Now that the 2017 season has officially finished, it’s high time to shift all the focus toward the upcoming season and see how things look for the Raiders in terms of how they stack up against their 13 opponents.
A lot is going to change for the Raiders and every one of their opponents between now and the regular-season opener in early September. However, there is plenty that can be extracted from what we know as of today.
For one, the Raiders play only three teams that made the playoffs in 2017 – the Kansas City Chiefs, Pittsburgh Steelers and Los Angeles Rams. All three of those teams lost their only playoff game in the season that just concluded with the Eagles beating the Patriots.
Not bad when you consider the Raiders played the Eagles and Patriots this season, and both away from the Coliseum.
A deeper dive into the Raiders schedule shows that three of the four games against 2017 playoff teams – remember, the Raiders play the Chiefs twice – are at home.
The good news doesn’t stop there.
The Raiders play a Cleveland Browns team that finished 0-16 and is 1-31 the past two seasons. Mani-pedis and double Irish coffees for everyone when Hubert comes to Oakland for that game.
They also play the Indianapolis Colts, who won only four games in 2017 and still aren’t sure whether quarterback Andrew Luck will be able to return anytime soon. It might not matter if Luck is playing or not, given this is a franchise that can’t even get it right when it comes to hiring a head coach (check the news about the Josh McDaniels fiasco from earlier today, if you’re not up to speed on this one).
Want more? Three of Oakland’s road games are against teams with major quarterback issues: Arizona Cardinals, Miami Dolphins and Cincinnati Bengals.
Carson Palmer announced his retirement, leaving Arizona with a new head coach and quarterback. Who knows whether Jay Cutler will be back with the Dolphins after he filled in for injured regular Ryan Tannehill. Or, if Tannehill is back behind center, whether he will be any better than before he was hurt. Andy Dalton appears to have peaked early in his career and no longer is a top-tier quarterback. All good news for the Raiders.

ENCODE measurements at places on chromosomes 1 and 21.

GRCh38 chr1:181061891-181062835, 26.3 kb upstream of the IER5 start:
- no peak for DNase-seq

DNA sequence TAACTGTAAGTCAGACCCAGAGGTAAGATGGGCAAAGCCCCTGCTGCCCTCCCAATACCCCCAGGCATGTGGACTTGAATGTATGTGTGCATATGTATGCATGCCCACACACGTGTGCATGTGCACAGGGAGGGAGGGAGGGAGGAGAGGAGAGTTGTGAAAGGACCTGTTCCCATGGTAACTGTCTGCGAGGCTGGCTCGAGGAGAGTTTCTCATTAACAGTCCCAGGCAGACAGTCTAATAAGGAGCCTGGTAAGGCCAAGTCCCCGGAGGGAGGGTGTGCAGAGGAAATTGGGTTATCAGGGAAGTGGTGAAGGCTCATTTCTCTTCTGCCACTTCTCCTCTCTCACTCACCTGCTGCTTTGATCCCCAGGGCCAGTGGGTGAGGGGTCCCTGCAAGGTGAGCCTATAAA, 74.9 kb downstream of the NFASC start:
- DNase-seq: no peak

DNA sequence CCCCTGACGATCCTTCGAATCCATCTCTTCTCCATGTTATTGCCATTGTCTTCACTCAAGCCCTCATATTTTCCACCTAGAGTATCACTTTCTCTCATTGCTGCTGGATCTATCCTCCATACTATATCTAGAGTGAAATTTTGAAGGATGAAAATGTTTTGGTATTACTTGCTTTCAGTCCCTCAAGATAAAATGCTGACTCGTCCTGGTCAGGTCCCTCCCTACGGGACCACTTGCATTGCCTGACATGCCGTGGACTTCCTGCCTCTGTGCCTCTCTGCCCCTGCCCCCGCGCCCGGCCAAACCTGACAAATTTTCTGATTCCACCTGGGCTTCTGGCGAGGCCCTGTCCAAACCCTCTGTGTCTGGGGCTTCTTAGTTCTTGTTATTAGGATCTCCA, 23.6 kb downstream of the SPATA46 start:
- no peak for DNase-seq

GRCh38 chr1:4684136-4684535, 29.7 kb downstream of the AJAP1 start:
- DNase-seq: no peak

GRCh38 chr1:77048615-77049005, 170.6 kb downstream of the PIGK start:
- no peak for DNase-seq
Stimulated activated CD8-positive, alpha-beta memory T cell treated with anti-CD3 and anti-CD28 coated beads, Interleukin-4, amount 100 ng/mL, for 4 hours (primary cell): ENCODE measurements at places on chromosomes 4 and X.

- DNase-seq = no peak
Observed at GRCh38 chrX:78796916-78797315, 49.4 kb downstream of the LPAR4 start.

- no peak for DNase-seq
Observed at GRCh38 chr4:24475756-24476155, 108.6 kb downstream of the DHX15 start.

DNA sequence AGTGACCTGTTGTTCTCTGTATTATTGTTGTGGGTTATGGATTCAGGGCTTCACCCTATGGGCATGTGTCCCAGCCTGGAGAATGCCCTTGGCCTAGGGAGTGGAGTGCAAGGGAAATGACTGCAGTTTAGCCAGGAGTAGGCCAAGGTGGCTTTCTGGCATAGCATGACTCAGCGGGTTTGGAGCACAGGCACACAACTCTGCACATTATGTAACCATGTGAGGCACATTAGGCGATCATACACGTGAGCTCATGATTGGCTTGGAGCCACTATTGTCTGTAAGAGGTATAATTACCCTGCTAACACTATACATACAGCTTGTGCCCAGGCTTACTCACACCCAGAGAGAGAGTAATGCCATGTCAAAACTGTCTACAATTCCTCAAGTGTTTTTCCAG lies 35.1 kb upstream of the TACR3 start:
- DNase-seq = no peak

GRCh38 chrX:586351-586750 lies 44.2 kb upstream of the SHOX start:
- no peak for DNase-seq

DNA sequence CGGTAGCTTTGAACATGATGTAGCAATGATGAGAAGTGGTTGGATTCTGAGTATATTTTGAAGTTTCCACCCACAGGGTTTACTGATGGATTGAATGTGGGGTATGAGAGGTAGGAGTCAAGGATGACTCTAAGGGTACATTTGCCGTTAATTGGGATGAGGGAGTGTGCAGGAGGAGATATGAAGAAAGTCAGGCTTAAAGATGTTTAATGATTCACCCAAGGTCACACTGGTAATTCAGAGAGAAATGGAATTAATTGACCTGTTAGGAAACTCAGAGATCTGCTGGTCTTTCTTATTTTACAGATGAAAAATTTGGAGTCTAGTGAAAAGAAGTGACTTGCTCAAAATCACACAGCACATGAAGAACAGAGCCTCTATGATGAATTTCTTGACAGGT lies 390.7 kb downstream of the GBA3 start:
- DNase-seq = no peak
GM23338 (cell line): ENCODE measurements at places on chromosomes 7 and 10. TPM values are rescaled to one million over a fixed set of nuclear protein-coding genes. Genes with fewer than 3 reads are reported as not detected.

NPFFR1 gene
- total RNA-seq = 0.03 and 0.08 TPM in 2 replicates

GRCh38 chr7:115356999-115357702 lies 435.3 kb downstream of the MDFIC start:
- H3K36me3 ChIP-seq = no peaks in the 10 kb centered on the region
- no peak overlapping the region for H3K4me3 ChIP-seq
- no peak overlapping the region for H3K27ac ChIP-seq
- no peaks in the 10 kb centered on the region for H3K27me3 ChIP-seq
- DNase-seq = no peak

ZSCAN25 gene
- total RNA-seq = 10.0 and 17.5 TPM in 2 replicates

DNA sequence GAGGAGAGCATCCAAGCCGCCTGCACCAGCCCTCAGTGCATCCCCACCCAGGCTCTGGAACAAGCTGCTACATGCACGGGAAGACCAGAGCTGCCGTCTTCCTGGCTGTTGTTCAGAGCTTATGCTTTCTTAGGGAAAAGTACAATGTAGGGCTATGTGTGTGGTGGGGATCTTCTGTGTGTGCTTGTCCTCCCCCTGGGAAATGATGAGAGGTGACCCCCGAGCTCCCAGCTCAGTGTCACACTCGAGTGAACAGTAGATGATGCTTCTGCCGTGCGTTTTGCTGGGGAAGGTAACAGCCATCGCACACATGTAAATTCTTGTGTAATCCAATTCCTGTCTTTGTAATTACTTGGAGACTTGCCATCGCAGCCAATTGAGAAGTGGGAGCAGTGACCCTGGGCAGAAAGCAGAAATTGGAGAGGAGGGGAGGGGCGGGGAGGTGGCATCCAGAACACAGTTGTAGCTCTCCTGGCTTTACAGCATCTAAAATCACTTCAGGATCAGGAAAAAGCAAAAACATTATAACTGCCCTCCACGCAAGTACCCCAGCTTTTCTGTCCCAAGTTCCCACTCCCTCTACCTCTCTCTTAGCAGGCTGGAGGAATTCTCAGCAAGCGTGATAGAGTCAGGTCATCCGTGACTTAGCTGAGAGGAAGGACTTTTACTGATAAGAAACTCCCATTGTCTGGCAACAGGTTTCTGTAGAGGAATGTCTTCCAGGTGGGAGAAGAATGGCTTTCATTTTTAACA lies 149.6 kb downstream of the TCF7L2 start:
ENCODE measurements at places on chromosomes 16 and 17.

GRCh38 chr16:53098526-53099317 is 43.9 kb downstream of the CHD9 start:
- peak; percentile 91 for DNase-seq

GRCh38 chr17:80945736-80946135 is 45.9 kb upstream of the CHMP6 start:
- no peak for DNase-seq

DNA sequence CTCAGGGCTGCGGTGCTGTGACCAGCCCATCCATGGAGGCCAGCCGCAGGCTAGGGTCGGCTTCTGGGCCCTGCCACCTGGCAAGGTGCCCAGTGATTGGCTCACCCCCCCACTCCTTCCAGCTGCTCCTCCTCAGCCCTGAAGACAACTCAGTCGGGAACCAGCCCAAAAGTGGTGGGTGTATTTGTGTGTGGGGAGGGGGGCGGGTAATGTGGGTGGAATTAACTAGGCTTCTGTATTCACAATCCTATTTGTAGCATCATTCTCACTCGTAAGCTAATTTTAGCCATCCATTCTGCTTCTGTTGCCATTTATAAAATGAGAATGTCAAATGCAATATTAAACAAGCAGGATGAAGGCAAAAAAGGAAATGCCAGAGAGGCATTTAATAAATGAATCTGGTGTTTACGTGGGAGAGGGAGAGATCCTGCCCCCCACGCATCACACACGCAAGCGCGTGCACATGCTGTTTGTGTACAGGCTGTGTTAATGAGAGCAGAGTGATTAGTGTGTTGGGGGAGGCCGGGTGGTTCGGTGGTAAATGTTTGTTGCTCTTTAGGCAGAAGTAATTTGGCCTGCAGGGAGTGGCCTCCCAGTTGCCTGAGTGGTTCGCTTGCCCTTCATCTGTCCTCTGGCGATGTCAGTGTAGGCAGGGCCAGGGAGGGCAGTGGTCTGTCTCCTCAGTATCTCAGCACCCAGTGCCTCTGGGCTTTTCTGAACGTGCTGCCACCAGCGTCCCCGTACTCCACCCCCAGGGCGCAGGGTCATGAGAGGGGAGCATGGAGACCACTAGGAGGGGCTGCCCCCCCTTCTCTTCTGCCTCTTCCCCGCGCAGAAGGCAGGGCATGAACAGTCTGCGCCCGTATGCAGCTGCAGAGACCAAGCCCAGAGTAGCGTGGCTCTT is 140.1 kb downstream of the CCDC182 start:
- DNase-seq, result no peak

As long as we’re on the subject of quarterback issues, let’s lump in the Denver Broncos. They used Trevor Siemian and Paxton Lynch last season, but neither will be the starter next season if general manager John Elway has his way. For now, the Raiders are liking what they see here, too.
The Chiefs and Chargers figure to give the Raiders four tough games. Yet, even these games offer reason for optimism.
The Chiefs traded quarterback Alex Smith to Washington, which elevates second-year player Patrick Mahomes into the starting role. Regardless how talented Mahomes is, he’s going to have difficulty being as productive as Smith right away.
The Chargers’ Philip Rivers still puts up impressive stats, but he is past his prime and likely will have slipped even more by the time he faces the Raiders again. Don’t worry about the two wins against the Raiders in 2017.
If you’re looking for a major obstacle for the Raiders, look no further than their four games against the NFC West.
The Rams made a precipitous jump from 2016 to last season under first-year coach Sean McVay, and they look primed to challenge for the Super Bowl next season. The Seattle Seahawks still are a handful as long as they have Russell Wilson at quarterback and their star-studded defense. But, hey, at least the Raiders get the Seahawks in London and don’t have to play in the hellish Pacific Northwest conditions.
As for the 49ers, don’t be fooled by their 6-10 record. They won six of their final seven games, including the final five with Jimmy Garoppolo as the starting quarterback. Oh, and the 49ers have about $115 million in salary-cap space to bolster their roster.